Interview with.....SIMO

Wes O’Neill and Ryan Rhodes


Blues rock? Check. Psychedelic rock? Check. Phenomenal musicianship? With these guys, it’s all there...


Now add to the pot funky soul grooves that hark back to days gone by yet with a contemporary twist, expanded production value and you have the new album “Rise and Shine” from the three piece hailing from Nashville Tennessee in SIMO. After a long time on the road in 2016 SIMO entered the studio in early 2017 with a clear vision for their 3rd record which expands upon what has come before and ventures excitedly into new sonic territory. Prior to playing an emotive incendiary show at the recently revamped Borderline in Soho London at the start of their European tour we caught up with vocalist and guitarist JD...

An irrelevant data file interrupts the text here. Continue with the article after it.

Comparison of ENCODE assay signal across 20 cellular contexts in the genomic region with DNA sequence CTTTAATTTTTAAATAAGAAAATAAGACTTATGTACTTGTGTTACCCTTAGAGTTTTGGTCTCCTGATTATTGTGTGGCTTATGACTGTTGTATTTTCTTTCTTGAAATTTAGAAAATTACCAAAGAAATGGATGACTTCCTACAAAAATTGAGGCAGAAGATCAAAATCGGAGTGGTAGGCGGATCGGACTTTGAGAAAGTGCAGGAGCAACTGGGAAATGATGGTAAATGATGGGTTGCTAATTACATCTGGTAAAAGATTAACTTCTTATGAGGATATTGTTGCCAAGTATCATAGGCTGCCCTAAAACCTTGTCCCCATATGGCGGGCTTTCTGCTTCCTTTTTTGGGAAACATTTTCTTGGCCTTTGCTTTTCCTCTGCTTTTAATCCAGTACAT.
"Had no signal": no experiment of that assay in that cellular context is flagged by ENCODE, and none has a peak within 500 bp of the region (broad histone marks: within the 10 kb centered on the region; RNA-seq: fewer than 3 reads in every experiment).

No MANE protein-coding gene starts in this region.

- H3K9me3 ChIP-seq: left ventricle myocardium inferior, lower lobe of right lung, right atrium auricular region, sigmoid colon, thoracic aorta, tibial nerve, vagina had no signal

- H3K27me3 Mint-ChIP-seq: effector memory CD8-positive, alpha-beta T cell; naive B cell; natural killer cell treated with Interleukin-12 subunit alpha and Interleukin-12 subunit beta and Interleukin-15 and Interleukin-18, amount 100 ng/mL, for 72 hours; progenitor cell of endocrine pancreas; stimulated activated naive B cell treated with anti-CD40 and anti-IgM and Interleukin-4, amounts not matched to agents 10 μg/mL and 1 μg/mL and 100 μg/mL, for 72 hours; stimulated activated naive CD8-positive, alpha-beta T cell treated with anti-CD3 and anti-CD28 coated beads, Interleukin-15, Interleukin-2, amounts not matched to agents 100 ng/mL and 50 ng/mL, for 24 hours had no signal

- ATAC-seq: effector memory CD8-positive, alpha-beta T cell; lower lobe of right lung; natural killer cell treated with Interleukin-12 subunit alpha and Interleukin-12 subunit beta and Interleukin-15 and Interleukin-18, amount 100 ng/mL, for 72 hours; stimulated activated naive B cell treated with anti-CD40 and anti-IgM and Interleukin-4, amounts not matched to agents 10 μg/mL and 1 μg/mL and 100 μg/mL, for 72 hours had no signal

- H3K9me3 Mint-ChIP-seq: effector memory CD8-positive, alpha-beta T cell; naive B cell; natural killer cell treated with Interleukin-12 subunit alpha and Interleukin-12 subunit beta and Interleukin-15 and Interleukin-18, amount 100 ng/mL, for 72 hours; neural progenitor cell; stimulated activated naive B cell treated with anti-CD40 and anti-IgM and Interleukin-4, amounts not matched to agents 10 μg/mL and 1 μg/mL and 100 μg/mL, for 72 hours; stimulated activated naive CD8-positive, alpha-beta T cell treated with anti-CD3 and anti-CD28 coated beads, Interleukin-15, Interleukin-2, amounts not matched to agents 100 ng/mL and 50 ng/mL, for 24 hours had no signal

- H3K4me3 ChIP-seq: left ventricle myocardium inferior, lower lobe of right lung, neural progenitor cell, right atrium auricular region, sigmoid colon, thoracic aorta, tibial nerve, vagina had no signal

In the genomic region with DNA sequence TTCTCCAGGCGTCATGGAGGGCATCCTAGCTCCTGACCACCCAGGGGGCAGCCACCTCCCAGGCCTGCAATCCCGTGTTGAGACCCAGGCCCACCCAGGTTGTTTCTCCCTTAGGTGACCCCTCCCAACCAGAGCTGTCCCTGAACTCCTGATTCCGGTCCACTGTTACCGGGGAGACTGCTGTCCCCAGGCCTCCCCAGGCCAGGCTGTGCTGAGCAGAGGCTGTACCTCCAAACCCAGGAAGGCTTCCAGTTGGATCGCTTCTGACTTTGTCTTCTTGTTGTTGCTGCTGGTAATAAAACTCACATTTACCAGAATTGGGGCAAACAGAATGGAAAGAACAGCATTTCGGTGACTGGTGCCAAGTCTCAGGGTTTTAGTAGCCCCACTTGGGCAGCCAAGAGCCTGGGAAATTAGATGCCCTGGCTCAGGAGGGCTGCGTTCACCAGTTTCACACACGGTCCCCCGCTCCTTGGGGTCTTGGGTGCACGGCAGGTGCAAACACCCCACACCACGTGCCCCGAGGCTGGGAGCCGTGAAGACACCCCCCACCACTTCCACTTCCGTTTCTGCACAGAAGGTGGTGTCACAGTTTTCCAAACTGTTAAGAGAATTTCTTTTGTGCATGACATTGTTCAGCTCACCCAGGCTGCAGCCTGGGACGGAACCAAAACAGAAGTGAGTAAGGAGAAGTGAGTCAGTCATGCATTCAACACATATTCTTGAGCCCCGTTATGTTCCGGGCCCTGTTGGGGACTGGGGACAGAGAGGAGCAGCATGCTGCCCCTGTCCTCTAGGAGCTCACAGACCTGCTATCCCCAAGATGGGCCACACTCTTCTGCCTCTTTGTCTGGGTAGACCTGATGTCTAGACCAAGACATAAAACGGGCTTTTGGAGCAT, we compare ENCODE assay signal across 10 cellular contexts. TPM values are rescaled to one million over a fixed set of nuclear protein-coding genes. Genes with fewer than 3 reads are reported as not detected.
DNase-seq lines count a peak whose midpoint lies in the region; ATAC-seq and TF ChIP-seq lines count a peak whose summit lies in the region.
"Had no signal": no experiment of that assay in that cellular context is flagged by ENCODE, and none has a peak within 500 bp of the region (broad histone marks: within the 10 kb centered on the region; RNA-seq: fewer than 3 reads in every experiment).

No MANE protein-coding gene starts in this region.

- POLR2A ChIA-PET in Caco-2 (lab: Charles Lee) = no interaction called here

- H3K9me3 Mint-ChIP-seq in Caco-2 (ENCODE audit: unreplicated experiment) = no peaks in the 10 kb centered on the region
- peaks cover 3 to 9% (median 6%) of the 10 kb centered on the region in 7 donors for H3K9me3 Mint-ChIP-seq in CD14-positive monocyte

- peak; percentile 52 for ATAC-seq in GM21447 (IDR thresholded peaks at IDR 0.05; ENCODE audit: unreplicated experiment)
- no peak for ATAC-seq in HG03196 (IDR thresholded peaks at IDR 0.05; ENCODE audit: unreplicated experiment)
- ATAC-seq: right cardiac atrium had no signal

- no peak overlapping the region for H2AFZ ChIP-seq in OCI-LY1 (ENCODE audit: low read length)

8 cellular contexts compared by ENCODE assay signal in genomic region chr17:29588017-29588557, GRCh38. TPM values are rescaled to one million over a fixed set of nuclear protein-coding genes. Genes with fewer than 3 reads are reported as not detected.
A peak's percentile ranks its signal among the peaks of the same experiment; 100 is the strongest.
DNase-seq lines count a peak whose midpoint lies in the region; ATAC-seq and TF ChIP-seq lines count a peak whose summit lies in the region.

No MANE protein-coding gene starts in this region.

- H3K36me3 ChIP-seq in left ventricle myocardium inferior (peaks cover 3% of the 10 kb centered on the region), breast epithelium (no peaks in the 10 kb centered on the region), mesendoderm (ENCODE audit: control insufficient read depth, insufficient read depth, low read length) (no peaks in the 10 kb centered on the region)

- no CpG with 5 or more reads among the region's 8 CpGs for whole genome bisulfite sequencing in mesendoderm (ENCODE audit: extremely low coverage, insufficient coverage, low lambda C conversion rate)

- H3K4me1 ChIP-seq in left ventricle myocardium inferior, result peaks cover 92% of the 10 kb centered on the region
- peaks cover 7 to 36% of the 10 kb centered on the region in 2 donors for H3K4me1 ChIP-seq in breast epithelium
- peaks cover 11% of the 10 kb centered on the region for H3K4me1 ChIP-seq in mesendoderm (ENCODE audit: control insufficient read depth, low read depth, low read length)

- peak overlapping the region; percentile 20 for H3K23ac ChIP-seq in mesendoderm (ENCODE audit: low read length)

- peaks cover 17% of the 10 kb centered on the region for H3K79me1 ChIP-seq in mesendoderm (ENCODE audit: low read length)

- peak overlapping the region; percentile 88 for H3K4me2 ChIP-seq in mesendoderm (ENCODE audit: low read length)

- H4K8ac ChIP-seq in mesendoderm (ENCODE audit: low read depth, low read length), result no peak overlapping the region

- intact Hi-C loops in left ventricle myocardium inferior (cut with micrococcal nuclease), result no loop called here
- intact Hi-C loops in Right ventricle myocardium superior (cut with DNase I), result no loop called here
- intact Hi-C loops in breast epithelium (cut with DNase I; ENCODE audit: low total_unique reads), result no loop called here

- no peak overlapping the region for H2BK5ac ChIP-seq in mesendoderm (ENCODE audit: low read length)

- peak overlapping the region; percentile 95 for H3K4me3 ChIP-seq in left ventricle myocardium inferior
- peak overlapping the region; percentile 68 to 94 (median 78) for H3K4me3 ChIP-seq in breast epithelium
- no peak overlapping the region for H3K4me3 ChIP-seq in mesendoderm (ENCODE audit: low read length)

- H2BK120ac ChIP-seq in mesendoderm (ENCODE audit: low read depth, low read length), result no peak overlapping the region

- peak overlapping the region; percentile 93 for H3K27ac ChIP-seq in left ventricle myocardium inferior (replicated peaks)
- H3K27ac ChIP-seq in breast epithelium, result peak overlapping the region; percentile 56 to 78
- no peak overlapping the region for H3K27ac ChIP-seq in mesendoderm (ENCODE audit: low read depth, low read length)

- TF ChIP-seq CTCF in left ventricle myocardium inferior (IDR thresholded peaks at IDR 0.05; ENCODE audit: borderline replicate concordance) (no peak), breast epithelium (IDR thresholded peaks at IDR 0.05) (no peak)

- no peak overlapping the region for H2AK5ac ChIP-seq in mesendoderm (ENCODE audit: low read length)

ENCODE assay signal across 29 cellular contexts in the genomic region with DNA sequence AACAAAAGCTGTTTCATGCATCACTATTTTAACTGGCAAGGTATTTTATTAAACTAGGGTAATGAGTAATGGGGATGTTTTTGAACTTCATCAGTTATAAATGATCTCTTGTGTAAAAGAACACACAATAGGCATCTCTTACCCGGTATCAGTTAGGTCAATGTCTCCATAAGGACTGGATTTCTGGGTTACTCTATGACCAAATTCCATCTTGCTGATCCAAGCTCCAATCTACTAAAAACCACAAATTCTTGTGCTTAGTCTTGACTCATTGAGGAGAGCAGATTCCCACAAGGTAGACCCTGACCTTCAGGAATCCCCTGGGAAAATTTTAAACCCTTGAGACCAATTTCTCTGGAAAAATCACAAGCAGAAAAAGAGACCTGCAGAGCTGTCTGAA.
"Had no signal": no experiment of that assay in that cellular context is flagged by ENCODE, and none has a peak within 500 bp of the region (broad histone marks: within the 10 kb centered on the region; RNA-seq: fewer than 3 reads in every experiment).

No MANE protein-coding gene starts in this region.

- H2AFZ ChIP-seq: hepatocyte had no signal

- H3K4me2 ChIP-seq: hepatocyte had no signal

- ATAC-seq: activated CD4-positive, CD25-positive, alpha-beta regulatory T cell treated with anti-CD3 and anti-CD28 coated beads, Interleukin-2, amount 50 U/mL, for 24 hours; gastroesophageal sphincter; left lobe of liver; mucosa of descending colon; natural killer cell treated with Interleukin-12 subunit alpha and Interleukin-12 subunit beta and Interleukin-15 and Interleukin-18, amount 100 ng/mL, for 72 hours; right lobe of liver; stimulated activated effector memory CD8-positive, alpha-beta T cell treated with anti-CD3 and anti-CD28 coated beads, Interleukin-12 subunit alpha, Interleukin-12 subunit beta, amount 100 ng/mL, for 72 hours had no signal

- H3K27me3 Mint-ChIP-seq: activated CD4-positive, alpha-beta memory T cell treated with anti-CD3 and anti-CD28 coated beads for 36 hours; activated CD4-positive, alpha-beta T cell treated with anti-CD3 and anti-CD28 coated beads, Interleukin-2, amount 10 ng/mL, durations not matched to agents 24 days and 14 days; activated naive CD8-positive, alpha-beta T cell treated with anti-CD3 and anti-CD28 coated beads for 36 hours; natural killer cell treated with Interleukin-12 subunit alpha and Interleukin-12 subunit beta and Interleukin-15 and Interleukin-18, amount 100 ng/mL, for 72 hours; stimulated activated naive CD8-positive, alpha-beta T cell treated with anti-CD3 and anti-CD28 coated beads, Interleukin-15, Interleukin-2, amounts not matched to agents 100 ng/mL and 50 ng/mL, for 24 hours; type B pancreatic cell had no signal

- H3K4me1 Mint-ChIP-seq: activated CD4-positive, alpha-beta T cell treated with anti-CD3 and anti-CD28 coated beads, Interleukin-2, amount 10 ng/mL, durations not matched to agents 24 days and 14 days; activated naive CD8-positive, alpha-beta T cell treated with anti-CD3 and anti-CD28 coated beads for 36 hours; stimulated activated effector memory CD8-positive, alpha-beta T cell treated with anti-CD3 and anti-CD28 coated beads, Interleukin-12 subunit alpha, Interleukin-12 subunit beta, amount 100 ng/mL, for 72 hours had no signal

Stylistically, “Rise and Shine” is very different to your previous album “Let Love Show the Way”. How did that come about?


“It was natural evolution. We weren't that far into last year when we started to be dissatisfied with ourselves kind of creatively. Once we got out from promoting the last record we realised we were evaluating the strengths and weaknesses of the band from an artistic standpoint, not from a musical one and our hearts were always in the right place, but we wanted to try and do something different. You know, we were gone 300 days last year, travelling, playing shows and over the course of that we met lots of people, saw lots of things, read lots of different books, watched new and old movies, got turned on to lots of music and inherently that ended up influencing a natural evolution.”